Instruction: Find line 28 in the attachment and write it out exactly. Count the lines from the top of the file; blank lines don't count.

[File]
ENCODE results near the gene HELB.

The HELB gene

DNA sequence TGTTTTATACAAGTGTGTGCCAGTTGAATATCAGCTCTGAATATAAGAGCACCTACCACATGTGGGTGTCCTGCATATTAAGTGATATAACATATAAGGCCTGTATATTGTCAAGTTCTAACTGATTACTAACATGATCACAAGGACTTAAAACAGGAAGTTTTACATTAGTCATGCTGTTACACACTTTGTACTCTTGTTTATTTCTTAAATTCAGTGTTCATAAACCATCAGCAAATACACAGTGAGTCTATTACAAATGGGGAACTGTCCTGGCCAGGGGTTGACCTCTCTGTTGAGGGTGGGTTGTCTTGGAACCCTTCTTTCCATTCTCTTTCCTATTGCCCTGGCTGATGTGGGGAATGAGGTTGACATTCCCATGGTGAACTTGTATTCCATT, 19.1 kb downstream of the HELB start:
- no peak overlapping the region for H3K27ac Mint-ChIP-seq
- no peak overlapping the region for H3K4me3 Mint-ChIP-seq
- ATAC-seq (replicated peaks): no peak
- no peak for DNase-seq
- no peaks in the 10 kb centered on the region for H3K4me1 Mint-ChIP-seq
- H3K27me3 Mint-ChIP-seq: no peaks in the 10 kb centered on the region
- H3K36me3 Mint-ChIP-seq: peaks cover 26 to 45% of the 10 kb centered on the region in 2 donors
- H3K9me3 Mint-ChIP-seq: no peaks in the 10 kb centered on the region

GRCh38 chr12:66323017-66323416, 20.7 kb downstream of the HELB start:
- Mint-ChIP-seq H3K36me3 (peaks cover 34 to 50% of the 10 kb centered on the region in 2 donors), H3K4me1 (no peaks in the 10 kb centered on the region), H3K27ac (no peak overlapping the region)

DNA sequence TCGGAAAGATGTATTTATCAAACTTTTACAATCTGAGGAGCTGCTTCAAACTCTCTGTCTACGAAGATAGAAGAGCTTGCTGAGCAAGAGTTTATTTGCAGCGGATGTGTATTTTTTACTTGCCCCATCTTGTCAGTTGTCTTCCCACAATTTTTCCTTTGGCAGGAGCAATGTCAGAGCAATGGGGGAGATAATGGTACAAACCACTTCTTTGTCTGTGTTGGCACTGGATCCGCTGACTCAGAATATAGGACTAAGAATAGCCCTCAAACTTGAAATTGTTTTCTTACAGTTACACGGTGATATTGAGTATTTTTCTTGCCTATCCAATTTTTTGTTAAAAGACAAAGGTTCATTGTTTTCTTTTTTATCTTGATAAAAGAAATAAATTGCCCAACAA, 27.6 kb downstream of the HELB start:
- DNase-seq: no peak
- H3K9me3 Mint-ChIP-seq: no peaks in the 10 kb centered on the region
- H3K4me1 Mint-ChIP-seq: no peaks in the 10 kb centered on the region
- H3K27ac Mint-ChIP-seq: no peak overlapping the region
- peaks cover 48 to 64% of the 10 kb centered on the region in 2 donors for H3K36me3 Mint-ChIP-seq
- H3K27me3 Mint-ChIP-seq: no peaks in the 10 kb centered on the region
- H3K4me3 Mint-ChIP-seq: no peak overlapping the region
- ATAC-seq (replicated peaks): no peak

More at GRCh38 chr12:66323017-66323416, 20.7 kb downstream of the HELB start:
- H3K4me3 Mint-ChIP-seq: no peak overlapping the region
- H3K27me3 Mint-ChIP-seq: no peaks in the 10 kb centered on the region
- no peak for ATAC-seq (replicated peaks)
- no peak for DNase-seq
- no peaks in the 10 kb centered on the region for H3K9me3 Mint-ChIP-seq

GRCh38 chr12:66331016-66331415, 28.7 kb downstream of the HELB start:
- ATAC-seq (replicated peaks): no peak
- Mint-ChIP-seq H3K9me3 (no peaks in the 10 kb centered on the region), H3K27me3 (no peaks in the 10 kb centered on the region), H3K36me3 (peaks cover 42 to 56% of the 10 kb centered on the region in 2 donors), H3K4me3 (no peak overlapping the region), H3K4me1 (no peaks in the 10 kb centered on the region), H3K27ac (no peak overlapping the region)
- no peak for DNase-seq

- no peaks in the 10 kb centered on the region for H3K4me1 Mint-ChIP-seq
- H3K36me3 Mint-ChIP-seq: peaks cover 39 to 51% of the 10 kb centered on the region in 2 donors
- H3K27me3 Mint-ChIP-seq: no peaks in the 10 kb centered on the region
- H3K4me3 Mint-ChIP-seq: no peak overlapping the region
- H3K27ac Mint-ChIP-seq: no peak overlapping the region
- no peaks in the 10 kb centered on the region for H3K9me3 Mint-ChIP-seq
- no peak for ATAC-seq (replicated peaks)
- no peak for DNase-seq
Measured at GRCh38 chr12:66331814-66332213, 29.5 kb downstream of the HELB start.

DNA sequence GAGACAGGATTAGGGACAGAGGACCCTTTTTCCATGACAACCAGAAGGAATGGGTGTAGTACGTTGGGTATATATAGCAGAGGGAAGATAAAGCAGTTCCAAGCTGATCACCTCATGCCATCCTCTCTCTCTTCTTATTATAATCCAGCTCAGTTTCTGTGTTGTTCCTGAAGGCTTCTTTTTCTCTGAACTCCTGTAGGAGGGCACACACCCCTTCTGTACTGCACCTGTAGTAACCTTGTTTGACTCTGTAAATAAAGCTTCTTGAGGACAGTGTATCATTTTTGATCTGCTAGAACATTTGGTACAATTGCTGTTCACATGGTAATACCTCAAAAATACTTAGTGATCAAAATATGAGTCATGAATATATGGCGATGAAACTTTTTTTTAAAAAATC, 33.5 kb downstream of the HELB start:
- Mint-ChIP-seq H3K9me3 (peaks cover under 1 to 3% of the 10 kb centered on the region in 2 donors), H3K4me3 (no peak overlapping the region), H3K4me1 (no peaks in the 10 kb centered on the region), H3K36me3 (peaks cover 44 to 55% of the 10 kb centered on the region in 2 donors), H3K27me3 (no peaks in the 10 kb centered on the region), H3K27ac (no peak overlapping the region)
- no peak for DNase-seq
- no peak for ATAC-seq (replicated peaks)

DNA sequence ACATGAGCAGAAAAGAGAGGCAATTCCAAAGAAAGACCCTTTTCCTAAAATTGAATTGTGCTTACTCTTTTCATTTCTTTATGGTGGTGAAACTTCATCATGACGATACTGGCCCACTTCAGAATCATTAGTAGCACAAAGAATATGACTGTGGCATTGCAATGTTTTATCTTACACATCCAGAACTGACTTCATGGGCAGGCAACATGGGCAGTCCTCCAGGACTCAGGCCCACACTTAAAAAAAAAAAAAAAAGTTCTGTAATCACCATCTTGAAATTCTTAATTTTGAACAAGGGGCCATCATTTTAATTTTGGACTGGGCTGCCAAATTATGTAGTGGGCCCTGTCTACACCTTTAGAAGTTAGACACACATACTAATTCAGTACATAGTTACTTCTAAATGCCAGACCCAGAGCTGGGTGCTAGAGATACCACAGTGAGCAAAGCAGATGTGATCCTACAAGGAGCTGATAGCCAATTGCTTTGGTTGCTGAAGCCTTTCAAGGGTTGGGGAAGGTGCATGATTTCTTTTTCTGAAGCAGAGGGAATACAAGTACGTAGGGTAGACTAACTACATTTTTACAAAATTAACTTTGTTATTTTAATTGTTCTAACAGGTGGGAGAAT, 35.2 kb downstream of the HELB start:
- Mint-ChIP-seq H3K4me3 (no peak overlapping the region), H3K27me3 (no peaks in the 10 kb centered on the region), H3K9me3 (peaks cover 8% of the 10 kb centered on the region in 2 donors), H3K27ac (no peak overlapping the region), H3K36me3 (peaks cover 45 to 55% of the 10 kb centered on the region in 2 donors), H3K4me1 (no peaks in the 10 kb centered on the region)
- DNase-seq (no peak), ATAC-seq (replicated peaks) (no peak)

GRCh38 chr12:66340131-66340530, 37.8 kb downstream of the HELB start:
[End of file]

- no peaks in the 10 kb centered on the region for H3K9me3 Mint-ChIP-seq